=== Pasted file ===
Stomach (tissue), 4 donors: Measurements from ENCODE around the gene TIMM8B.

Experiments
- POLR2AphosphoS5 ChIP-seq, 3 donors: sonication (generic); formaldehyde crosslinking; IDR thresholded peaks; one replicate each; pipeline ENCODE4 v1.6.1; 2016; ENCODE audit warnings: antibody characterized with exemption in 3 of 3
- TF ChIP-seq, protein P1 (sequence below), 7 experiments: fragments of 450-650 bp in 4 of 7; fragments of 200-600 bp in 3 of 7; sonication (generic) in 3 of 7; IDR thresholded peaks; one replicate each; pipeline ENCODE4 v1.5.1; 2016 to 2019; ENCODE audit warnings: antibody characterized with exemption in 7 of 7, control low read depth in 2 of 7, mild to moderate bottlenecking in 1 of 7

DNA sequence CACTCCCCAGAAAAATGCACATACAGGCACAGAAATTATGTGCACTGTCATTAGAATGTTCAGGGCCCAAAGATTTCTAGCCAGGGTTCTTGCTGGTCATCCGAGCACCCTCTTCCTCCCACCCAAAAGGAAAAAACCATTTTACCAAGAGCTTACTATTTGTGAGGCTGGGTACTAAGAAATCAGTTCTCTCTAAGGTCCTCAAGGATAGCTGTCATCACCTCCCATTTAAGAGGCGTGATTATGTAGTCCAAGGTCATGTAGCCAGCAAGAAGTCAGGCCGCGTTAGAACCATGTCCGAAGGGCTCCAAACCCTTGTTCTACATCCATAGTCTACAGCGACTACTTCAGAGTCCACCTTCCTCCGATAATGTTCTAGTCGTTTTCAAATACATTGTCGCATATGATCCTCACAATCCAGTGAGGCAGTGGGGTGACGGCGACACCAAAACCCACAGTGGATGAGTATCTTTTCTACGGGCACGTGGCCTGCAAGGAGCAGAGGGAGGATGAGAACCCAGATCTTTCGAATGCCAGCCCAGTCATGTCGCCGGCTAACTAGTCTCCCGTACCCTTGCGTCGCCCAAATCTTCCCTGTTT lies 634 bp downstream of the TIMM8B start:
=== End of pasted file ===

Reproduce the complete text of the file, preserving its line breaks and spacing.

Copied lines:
Stomach (tissue), 4 donors: Measurements from ENCODE around the gene TIMM8B.

Experiments
- POLR2AphosphoS5 ChIP-seq, 3 donors: sonication (generic); formaldehyde crosslinking; IDR thresholded peaks; one replicate each; pipeline ENCODE4 v1.6.1; 2016; ENCODE audit warnings: antibody characterized with exemption in 3 of 3
- TF ChIP-seq, protein P1 (sequence below), 7 experiments: fragments of 450-650 bp in 4 of 7; fragments of 200-600 bp in 3 of 7; sonication (generic) in 3 of 7; IDR thresholded peaks; one replicate each; pipeline ENCODE4 v1.5.1; 2016 to 2019; ENCODE audit warnings: antibody characterized with exemption in 7 of 7, control low read depth in 2 of 7, mild to moderate bottlenecking in 1 of 7

DNA sequence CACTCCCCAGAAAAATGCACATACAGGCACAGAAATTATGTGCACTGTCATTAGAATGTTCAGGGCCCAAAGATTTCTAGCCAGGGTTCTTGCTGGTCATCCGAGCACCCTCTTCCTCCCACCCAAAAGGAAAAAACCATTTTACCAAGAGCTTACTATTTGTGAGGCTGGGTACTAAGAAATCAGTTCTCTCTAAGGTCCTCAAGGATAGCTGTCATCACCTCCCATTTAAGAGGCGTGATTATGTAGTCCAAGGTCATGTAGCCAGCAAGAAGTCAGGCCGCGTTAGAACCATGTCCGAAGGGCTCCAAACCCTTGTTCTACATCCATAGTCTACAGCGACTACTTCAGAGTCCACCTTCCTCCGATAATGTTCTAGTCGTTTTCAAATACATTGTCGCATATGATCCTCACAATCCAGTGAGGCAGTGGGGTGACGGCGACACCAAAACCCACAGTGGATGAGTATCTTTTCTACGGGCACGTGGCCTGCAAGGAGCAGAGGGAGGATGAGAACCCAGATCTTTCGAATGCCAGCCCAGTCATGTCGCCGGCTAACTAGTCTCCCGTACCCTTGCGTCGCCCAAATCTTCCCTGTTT lies 634 bp downstream of the TIMM8B start: